Re: [mpls] RtgDir review: draft-ietf-mpls-sfc-04.txt

"Adrian Farrel" <adrian@olddog.co.uk> Sat, 05 January 2019 21:03 UTC

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Reply-To: <adrian@olddog.co.uk>
From: "Adrian Farrel" <adrian@olddog.co.uk>
To: "'Mach Chen'" <mach.chen@huawei.com>, <rtg-ads@ietf.org>
Cc: <rtg-dir@ietf.org>, <mpls@ietf.org>, <draft-ietf-mpls-sfc.all@ietf.org>
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Date: Sat, 5 Jan 2019 21:03:05 -0000
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Subject: Re: [mpls] RtgDir review: draft-ietf-mpls-sfc-04.txt
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Hi Mach,

Thanks for your careful review.

> Minor Issues:
> *	Section 13 says:
> "
>   b.  When the packet arrives at SFFa it strips any labels associated
>       with the tunnel that runs from the classifier to SFFa.  SFFa
>       examines the top labels and matches the SPI/SI to identify that
>       the packet should be forwarded to SFa.  The packet is forwarded
>       to SFa unmodified.
>
>   c.  SFa performs its designated function and returns the packet to
>       SFFa.
>
>   d.  SFFa modifies the SI in the lower label stack entry (to 254) and
>       uses the SPI/SI to look up the forwarding instructions.  It sends
>       the packet with two label stack entries:
>"
> From above text, it seems that an SFF will have different process for a
packet that
> has the same SPI/SI. 
>  1) if a packet is received from a previous SFF, it will match the SPI/SI
and determine
>  to where the packet will be sent.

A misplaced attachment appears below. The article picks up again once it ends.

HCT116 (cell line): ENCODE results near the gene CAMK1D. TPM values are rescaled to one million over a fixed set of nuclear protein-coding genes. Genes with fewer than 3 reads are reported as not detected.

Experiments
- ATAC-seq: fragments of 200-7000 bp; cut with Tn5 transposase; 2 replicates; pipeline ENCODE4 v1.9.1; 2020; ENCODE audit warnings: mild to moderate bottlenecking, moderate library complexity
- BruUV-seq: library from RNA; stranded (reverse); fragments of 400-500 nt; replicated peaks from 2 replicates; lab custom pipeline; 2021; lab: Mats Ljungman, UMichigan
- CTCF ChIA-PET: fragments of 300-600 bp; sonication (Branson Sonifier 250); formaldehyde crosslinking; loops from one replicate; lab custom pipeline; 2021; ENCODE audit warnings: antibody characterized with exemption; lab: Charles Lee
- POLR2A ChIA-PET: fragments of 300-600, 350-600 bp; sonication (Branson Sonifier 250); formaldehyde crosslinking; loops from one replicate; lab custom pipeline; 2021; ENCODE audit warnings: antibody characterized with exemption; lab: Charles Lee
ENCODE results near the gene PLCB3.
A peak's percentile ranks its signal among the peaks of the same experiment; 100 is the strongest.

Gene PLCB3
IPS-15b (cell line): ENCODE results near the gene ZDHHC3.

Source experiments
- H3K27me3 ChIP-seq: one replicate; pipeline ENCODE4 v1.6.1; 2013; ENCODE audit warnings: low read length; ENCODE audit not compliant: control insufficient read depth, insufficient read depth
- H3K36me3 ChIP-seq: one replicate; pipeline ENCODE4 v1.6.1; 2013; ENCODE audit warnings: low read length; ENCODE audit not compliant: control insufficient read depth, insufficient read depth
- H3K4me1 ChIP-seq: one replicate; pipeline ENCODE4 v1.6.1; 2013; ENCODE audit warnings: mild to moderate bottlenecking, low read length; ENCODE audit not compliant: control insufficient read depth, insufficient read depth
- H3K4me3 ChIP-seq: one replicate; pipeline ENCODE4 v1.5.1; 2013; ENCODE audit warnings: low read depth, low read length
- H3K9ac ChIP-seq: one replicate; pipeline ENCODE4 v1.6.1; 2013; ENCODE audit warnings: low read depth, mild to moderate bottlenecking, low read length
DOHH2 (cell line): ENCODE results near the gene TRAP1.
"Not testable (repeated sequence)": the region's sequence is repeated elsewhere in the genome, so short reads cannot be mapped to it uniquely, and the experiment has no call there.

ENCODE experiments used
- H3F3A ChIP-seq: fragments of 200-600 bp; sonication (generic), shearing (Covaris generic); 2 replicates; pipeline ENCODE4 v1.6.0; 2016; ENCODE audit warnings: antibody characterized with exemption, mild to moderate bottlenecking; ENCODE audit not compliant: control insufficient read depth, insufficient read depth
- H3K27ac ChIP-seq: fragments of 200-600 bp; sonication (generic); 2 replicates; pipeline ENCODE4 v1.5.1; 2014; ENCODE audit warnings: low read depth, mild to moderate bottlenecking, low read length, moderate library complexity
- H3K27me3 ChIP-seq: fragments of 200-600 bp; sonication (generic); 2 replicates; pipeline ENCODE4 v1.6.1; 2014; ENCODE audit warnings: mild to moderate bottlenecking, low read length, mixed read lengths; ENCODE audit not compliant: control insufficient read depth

>  2) if a packet is received from an SF, it will directly modify the inner
label, and then 
> by matching the new SPI/SI to determine to where the packet will be sent.
>
> Is this the intention ? If so, how does an SFF determine whether a packet
is from an
> SFF or from SF?

You have understood the processing correctly.
In fact, the same situation exists with NSH processing: the SFF is expected
to "know" whether the packet has arrived from the previous SFF or from the
SF.

There are probably two answers:
Firstly, it is entirely possible that the SFF and SF are co-resident. That
is, they form part of the same implementation, possibly being separated by
an API. In this case, of course, the question does not arise.
Secondly, it is reasonable to expect that the SFs are attached to the SFF by
dedicated tunnels or ports (indeed, SFs are port-attached in the legacy
service function world) so that a packet arriving on a line interface (from
another SFF) is easily distinguished from one that arrives from an SF. (You
might think about port-attached L3VPNs to help clarity how this could work).

> In addition, how does an SFF apply the swap and/or pop operations here.
E.g., when an SFF looks up the SPI, 
> it matches an item in a local table; what operation (swap or pop) will
apply to the SPI label? According to " The
> packet is forwarded to SFa unmodified." It seems implies that there is no
any operation will be applied. If so, 
> this will not align with the MPLS.

I think you should also look at this in the manner of a L3VPN. That is, the
top label is popped to derive the context, the forwarding label is looked up
within the context and swapped, and the context label is re-imposed as the
packet is forwarded.

Of course, there are optimisations on how an SFF might implement this, but
we don't need to describe those. What we know is that the VPN-like approach
can be made to work with existing PEs.

> If the above issues exist, the " context/SF" case has the similar issues. 

Hope I have explained why this is not an issue.

Now, we could debate why we have not made these answers more clear in the
text.
The first thing is that we are not trying to make any changes to the
architecture used for NSH, so we did not feel we should go into explanations
about how the SF/SFF relationship works.
Additionally, we did not feel that (beyond the short section 14) we should
tell people how to implement. The purpose of the document is to describe
wire formats.

Best,
Adrian